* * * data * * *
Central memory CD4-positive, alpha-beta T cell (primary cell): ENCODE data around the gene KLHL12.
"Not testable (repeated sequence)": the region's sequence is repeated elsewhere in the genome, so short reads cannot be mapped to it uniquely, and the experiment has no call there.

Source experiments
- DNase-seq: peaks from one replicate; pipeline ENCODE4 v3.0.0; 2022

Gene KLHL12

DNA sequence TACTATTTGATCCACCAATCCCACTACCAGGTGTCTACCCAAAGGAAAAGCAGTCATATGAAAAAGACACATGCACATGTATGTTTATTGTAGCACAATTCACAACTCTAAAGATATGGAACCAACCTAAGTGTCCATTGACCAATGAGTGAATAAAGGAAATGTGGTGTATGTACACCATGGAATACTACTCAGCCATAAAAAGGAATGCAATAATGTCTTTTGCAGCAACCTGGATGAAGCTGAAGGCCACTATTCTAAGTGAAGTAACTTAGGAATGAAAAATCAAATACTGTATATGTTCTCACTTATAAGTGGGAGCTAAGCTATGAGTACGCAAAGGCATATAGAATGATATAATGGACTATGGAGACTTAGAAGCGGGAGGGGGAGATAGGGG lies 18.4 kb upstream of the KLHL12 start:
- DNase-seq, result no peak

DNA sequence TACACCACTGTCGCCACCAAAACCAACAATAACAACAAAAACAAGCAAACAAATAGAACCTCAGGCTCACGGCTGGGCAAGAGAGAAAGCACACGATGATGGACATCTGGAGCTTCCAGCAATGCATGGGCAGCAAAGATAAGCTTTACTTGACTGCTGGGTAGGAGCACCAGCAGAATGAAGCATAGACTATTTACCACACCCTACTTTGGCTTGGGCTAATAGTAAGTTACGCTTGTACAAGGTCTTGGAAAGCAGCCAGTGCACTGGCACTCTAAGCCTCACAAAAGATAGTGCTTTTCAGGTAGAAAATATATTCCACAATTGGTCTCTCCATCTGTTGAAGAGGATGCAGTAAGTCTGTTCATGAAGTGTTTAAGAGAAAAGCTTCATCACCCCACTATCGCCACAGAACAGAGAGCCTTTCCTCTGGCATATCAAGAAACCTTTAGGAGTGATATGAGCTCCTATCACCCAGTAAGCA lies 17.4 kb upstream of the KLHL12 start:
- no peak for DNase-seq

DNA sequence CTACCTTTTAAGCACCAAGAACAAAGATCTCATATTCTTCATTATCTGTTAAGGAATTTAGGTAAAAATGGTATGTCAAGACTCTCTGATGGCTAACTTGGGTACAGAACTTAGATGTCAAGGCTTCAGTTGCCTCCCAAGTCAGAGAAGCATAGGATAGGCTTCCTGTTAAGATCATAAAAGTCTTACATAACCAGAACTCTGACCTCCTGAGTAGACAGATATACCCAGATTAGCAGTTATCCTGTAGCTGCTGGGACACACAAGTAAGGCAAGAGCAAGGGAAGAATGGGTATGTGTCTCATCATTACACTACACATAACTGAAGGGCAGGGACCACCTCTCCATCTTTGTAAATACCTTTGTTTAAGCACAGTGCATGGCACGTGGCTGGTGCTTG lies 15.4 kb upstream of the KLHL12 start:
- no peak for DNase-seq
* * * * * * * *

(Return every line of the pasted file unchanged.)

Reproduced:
Central memory CD4-positive, alpha-beta T cell (primary cell): ENCODE data around the gene KLHL12.
"Not testable (repeated sequence)": the region's sequence is repeated elsewhere in the genome, so short reads cannot be mapped to it uniquely, and the experiment has no call there.

Source experiments
- DNase-seq: peaks from one replicate; pipeline ENCODE4 v3.0.0; 2022

Gene KLHL12

DNA sequence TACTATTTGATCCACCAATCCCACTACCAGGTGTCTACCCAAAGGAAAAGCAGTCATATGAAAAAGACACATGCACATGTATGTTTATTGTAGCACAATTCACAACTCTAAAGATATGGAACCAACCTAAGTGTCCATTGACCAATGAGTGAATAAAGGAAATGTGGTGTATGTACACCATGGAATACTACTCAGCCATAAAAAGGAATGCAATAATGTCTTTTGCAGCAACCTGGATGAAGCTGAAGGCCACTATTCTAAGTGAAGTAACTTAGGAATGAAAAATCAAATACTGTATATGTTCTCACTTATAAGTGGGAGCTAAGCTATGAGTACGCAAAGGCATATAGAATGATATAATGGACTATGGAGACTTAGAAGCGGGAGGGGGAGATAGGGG lies 18.4 kb upstream of the KLHL12 start:
- DNase-seq, result no peak

DNA sequence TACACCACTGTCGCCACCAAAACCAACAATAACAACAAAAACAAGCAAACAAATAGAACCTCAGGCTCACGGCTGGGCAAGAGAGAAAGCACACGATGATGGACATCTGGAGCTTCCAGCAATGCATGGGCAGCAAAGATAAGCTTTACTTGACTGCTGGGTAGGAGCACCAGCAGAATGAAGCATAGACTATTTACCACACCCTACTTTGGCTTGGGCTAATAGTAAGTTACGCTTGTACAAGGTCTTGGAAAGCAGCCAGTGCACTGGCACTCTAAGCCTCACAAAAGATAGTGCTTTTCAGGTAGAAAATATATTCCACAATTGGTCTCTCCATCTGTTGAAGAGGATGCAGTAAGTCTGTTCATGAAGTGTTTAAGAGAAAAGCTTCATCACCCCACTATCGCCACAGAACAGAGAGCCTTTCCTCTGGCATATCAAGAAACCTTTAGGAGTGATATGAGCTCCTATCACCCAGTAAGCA lies 17.4 kb upstream of the KLHL12 start:
- no peak for DNase-seq

DNA sequence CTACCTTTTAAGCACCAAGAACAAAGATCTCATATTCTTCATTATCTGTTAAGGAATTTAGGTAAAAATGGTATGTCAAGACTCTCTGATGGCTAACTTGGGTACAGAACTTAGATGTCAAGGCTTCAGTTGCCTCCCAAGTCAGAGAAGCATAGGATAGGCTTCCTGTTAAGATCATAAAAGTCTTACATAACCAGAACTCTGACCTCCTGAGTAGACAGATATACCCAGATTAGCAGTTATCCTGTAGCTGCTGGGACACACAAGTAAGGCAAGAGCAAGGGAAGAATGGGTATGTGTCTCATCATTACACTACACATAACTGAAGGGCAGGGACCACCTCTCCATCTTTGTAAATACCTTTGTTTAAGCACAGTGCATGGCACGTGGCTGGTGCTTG lies 15.4 kb upstream of the KLHL12 start:
- no peak for DNase-seq